Monday 21 December 2020

The Umbrellas of Cherbourg [1964]

 The Umbrellas of Cherbourg – Demy’s immensely loved, breezily crafted and exquisitely staged cine-opera – can as much be enjoyed as a celebration of the Hollywood musical as it can be admired for its understated deconstruction of a genre that is at times too frothy or kitschy or escapist to be taken seriously. The latter aspect was especially interesting in how he merged the buoyancy and charm of this genre with everyday life with all its hopes and regrets, ordinary people compromising teenage dreams with muted reality of adulthood, and evocation of working-class neighbourhoods. And the way it delicately balanced the supposed artifice – albeit one where, in an unconventional formal choice, every spoken line is sung, as opposed to actors breaking into song-and-dance – with such socialist realist topics as teenage pregnancy, prostitution, and post-war disillusionment, laced this with an enchanting interplay between style, themes and tones. Geneviève (Catherine Deneuve), the stunningly beautiful girl whose practical single mom (Ellen Farner) runs a struggling umbrella boutique, is in love with Guy (Nino Castelnuovo), who works as an auto mechanic. He, however, gets drafted in the Algerian War, and his absence, along with her pregnancy and their economic woes, slowly pushes her towards Roland (Marc Michel), a wealthy, melancholic jeweler who’s fallen for her. Interestingly, Demy steadfastly centered the narrative in the titular port-town – except for a marvelous in-film reference when Roland reminisces about his lost love in Lola – so much so that characters even fall off the narrative upon moving to somewhere else. Michel Legrand’s melodious score, and gorgeous art designs that gradually transitioned from vibrant pastel shades to washed-out grays, accompanied the protagonists’ mournful coming-of-age that was sealed in the bittersweet coda.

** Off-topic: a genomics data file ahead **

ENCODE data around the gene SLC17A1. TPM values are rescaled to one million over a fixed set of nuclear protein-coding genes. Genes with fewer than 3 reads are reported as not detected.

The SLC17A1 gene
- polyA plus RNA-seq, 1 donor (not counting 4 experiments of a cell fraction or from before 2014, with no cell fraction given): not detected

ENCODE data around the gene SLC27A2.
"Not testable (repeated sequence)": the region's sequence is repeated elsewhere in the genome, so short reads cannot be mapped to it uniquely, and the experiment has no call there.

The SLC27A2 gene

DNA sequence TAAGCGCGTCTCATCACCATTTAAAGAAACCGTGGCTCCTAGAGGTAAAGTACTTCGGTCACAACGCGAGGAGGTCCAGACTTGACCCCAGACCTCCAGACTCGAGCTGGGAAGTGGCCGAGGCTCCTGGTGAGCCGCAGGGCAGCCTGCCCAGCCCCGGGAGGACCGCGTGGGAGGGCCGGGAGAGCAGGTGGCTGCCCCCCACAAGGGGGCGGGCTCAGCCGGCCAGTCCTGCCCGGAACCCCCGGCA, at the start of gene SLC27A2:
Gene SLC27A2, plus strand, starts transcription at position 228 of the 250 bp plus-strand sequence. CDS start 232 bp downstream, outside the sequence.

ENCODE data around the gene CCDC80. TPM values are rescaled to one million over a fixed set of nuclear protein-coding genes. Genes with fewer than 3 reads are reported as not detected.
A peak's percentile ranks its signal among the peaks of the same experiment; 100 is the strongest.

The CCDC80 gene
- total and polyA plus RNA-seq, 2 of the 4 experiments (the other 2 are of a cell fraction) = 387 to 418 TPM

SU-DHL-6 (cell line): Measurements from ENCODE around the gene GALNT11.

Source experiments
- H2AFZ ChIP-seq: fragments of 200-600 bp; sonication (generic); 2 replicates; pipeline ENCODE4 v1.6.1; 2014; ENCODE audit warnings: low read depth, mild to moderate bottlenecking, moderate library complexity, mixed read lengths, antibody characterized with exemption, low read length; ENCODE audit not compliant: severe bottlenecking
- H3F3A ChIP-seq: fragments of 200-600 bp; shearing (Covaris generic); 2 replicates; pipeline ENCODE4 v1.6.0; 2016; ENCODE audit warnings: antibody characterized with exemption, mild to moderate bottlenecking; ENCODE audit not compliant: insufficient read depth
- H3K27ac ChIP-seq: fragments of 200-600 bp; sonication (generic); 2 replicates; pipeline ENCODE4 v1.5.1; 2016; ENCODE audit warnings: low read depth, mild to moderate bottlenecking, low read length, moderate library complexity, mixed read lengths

Director: Jacques Demy

Genre: Musical/Romantic Drama

Language: French

Country: France

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